Bristol Academy WFC have upset the odds to make the quarter-finals. We hear from the hero against FC Barcelona, Nikki Watts, and returning Sharla Passariello.
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The only English top-flight team not connected to a men's club, Bristol Academy WFC have done tremendously to reach the UEFA Women's Champions League quarter-finals but now face the toughest test of all – 1. FFC Frankfurt.
Bristol made the last eight with an impressive defeat of FC Barcelona, their late aggregate clincher at Ashton Gate coming from striker Nikki Watts. Despite an English close-season exodus of players, Watts remains and as they return to the home of Bristol City FC to welcome three-time tournament winners Frankfurt on Saturday, she spoke to UEFA.com along with forward Sharla Passariello, who rejoined the side in the winter after a spell studying in the United States.
Click on each audio player to hear extended interviews with Watts and Passariello.
UEFA.com: Nikki, what does it mean to the club to be in the quarter-finals of the UEFA Women's Champions League?
Nikki Watts: I think it's fair to say it's probably the biggest game in this club's history so far. I know we've made a couple of FA [Women's] Cup final appearances in the past, but I would say this game is probably going to surpass that. It's a really big achievement for the club, especially on a small budget like we are. But we will definitely be looking to go further and progress onto the next round.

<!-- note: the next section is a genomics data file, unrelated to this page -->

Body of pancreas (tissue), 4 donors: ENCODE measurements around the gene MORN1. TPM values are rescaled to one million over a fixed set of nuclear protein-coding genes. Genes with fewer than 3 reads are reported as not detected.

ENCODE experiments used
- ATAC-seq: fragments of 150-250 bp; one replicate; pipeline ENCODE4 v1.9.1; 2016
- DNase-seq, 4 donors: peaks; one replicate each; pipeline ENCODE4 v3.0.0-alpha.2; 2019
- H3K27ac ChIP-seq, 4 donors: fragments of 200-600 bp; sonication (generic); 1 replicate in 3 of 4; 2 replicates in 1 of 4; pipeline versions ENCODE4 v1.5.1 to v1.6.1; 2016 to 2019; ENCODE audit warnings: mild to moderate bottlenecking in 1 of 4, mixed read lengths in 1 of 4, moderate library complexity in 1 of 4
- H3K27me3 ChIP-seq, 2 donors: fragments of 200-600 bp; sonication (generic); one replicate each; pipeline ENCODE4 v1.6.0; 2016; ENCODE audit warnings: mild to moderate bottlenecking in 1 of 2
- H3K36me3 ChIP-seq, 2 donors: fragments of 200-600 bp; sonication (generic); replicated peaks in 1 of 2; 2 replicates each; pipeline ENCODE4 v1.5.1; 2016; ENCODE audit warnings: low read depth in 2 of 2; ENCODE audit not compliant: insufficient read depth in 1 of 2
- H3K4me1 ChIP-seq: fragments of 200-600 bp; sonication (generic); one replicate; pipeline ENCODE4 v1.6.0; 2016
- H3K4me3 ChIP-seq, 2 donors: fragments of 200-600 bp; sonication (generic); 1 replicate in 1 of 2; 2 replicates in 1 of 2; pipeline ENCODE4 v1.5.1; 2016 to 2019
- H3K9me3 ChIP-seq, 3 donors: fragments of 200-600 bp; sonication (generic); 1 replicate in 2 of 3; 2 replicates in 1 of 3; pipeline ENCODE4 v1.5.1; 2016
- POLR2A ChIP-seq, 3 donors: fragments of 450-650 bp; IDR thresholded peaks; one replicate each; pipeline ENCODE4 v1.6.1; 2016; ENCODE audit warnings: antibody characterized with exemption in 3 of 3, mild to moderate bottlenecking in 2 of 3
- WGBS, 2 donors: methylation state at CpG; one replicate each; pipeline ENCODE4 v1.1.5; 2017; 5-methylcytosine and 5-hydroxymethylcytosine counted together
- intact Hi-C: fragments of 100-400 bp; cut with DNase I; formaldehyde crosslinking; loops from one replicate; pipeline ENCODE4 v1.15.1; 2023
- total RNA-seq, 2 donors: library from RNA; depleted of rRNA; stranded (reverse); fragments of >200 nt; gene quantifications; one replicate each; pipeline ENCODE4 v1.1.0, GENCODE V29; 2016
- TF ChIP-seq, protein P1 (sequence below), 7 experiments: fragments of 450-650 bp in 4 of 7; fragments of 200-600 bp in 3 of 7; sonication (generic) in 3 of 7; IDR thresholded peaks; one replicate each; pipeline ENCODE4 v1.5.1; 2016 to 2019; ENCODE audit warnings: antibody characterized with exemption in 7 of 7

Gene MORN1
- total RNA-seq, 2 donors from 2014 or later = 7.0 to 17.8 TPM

UEFA.com: Sharla – what a game to come back to?
Sharla Passariello: Yes, it is definitely a challenging game to come back into. It's a big game for the club and obviously all the players as well. It's something you don't do all the time in your life. It's not like a common thing to be involved in. I have never been the type of person to back away from a challenge, I look forward to just jumping into challenges, so I am looking forward to this.
UEFA.com: What do you know about Frankfurt?
Watts: They're obviously a massive team in women's football – I think they've won this competition three times in the past. So that speaks for their history in itself. But hopefully we won't be too fazed by that and we can get a good result leading to the second leg.
Passariello: Obviously they are household names in women's football. I try not to look too much into them and focus on ourselves and what we have to improve on and where we are going as a team.
UEFA.com: You do not have the same financial resources as other clubs at this level, does it give you a special pride to make it so far?
Watts: I think we really do relish being the underdogs a lot of the time. Not just in this competition, but domestically as well. But we've really shown that if you've got a togetherness and the quality to go with it, you don't need to spend big in order to achieve things.
UEFA.com: Nicky, you got the decisive goal against Barcelona. Are the memories of that game still quite fresh?
Watts: It seems like a lifetime ago, it's been such a long time, a long break, new faces coming in, people leaving. But I do keep looking back and pinching myself. It was quite an unbelievable evening [13 November 2014], to be honest.
UEFA.com: And now you are back at Ashton Gate again, a good omen?
Watts: Fingers crossed it can be. I mean, hopefully we get a good turnout again, lots of fans coming to watch us, and they get right behind us like they did, especially in that second half against Barcelona, because that really did help us. Then hopefully we get a good result to take to Germany with us.
Passariello: Yes, it's always nice to play in a nice stadium, a nice pitch, it does help the run of play a lot better, you are not worried about bobbly pitches or dents in the pitch or whatever. So it's going to be fun. I think it will be a good atmosphere, I know we will get a good crowd.